So it must be said, greenscreens, unless used well, are going to be cheesey. I went ahead and embraced the cheesey-ness by finding flames to put behind me and adding the 2nd guitar in there. And for that matter, most of my tests are cheesey anyway--why am I apologizing again?
ANYway, things I learned:
-Make sure your greenscreen is stretched tightly (but note that stretched fabric makes it more transparent--more about this in a minute).
-Guitars are shiny. So what? Well, if your guitar is reflecting the GREEN fabric all around it, the color that is being taken away (keyed out), then, well...parts of your instrument are going to be keyed out as well.
-They take planning and space. This screen is relatively small in comparison, and it takes up quite a bit of my parents living room. There's a good bit of hassle to take it up and put it down. Go in with a plan, setup as necessary from there and make changes as you go.
-Cheap greenscreening is actually rather inexpensive, but as you try to do more advanced techniques, they quickly become really expensive and quite difficult.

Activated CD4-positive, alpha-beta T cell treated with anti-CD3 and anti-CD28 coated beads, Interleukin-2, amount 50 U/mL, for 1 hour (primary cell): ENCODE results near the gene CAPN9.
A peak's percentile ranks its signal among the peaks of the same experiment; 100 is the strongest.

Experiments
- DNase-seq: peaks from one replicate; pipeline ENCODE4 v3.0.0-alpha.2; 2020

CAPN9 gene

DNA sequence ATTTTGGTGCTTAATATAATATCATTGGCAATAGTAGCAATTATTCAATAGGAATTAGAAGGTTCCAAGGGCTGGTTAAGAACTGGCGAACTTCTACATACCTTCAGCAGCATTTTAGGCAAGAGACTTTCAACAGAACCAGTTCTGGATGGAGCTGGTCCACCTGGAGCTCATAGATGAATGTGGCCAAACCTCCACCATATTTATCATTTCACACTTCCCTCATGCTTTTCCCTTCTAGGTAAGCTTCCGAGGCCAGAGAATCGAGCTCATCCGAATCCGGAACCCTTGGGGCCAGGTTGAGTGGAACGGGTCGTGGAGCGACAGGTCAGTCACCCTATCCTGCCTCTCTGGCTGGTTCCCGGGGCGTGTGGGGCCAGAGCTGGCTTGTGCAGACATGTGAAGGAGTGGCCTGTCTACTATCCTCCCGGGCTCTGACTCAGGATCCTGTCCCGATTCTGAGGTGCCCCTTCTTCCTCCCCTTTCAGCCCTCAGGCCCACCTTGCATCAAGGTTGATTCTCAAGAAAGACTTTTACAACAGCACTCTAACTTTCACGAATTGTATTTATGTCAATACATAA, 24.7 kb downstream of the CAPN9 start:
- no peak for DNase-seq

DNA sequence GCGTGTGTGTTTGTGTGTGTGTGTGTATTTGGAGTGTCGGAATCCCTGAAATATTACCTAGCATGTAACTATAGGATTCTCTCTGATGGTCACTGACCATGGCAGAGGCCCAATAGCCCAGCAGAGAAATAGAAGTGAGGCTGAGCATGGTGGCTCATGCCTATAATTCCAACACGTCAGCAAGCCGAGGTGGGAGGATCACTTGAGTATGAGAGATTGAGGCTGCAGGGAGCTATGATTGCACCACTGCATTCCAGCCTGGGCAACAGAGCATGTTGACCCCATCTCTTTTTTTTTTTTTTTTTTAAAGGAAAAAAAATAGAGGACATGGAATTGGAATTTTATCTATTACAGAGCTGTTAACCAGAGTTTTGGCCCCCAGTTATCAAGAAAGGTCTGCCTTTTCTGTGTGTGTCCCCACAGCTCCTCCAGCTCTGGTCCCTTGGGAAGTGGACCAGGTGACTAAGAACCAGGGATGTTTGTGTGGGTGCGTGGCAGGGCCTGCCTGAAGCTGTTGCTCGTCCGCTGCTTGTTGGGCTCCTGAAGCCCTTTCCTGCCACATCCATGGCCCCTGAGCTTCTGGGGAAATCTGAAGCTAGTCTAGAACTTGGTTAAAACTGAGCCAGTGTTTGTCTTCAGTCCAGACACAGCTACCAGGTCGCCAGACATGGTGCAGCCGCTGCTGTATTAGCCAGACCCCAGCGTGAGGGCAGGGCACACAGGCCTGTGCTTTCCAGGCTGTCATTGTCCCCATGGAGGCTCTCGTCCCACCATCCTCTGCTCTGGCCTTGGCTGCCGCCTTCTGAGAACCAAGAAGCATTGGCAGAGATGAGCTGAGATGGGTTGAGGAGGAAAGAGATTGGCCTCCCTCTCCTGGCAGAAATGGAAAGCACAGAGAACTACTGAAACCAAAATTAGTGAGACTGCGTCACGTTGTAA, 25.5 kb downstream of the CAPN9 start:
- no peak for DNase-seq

That's a lot to take in if you really break it all down, so I won't say too much more about it in this post, but there will Definitely be more to come. The main other thing is that I set up in front of some windows, no big right? Wrong. You'll see that my fabric was loose in the posted video (watch to the right of my head from 0:30 forward) because I had yet to buy the right clamps to fasten it, but after I did get nice and tight, I realized you can see light Through it quite easily, so when I was going to play with it some more today, the light from the windows was shining right through the fabric. The key to a good greenscreen is to make it all one solid color.
Here's a picture of the setup (so far). I really want to save up and buy some nicer video cameras, but that will be a long way away. I need to focus on getting a job first.